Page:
Viroconium, now named Wroxeter Roman City is an archaeological site located in the village of Wroxeter in Shropshire, England.
The region was ruled over by the Cornovii, an Iron Age tribe of the Britons whose territory covered Cheshire, Shropshire, north Staffordshire, north Herefordshire and eastern parts of the Welsh counties. After the Roman invasion of Cornovian territory in AD 47, the Cornovii capital was moved from their proposed stronghold of Wrekin hillfort.
Viroconium was first established as a frontier post for Thracian Auxilia during campaigns by Publius Ostorius Scapula, a general and governor for the province of Britannia. The site was chosen to protect the River Severn valley from Cambria (Wales) and due to its proximity to Watling Street, a major Roman highway that traversed across the province.
By the mid-first century, the site became one of the staging posts for the invasion of Cambria and was garrisoned by the Legio XIV Gemina as a legionary fortress. By the end of 80 AD, the military justification at Viroconium became defunct and the site evolved from the canabae that had surrounded the fort, into a major Roman settlement with a civic street grid.
Viroconium prospered over the next century, with the construction of many public buildings, including thermae, temples, shops, basilica, and a colonnaded forum. At its peak, it is thought to have been the 4th-largest settlement in Roman Britain, with a population of more than 15,000 inhabitants covering an area of 173 acres.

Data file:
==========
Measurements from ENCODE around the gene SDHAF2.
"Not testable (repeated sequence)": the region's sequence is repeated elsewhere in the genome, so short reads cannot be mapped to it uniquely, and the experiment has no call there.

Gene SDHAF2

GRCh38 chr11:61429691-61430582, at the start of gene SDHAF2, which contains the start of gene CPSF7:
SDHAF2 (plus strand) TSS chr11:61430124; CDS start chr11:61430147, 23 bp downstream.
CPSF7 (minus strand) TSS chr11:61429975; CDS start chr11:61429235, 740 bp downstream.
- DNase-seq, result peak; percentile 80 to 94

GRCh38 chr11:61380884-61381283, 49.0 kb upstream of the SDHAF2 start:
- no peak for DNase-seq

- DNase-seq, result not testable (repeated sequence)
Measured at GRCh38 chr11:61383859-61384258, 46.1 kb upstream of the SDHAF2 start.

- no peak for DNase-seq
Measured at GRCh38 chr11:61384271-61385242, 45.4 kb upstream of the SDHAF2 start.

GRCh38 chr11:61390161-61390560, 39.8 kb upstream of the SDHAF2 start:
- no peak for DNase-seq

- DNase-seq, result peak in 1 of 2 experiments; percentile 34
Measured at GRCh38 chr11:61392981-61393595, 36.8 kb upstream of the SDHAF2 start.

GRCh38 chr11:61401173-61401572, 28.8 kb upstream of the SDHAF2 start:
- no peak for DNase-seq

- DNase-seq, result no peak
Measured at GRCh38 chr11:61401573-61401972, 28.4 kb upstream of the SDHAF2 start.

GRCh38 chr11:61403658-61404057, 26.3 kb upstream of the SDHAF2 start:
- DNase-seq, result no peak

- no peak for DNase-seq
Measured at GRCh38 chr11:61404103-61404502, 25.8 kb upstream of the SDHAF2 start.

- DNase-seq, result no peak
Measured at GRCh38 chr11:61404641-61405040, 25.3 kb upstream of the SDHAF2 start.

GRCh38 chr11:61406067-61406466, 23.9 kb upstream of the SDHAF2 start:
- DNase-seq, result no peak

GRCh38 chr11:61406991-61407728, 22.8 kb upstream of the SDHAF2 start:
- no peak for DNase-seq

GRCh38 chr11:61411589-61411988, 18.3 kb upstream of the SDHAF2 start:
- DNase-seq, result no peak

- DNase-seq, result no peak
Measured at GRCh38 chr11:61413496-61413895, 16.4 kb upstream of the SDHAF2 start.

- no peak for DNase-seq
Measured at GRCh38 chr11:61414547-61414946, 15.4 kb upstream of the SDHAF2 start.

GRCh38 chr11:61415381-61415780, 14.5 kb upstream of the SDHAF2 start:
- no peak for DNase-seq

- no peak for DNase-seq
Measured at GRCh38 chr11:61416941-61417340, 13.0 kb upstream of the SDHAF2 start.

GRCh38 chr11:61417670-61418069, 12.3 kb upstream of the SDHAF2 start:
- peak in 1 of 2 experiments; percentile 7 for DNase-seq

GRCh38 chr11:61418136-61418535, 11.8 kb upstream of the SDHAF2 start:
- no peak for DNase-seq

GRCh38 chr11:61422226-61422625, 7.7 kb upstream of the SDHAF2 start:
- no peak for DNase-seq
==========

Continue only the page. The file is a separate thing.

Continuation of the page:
Something unique to Viroconium was the recruitment of Cornovii tribesman to a native British unit, the Cohors Primae Cornoviorum. Although the strength of the unit is unknown, it is estimated that the cohort was an infantry unit of around 500 Cornovii soldiers. By the 4th century, the unit was garrisoned at the fort of Pons Aelius, an auxiliary castra on Hadrian’s Wall.
Following the end of Roman rule in Britain around 410, the Cornovii tribe divided into Pengwern (Shropshire) and Powys. This socio-political division started Viroconium’s decline as an important settlement.
It is suggested that Viroconium served as the capital of the Kingdom of Powys as an early sub-Roman capital, as written in the Historia Brittonum, although any factual credibility to the text is questionable. Town life in Viroconium continued in the fifth century, with many Roman buildings being replaced with timber-framed structures on rubble platforms.
Viroconium was abandoned around the mid-sixth century when a ‘Great Plague’ is known to have swept through Britain, or possibly in the seventh century, when the Anglo-Saxons took control of the region.
Header Image Credit : English Heritage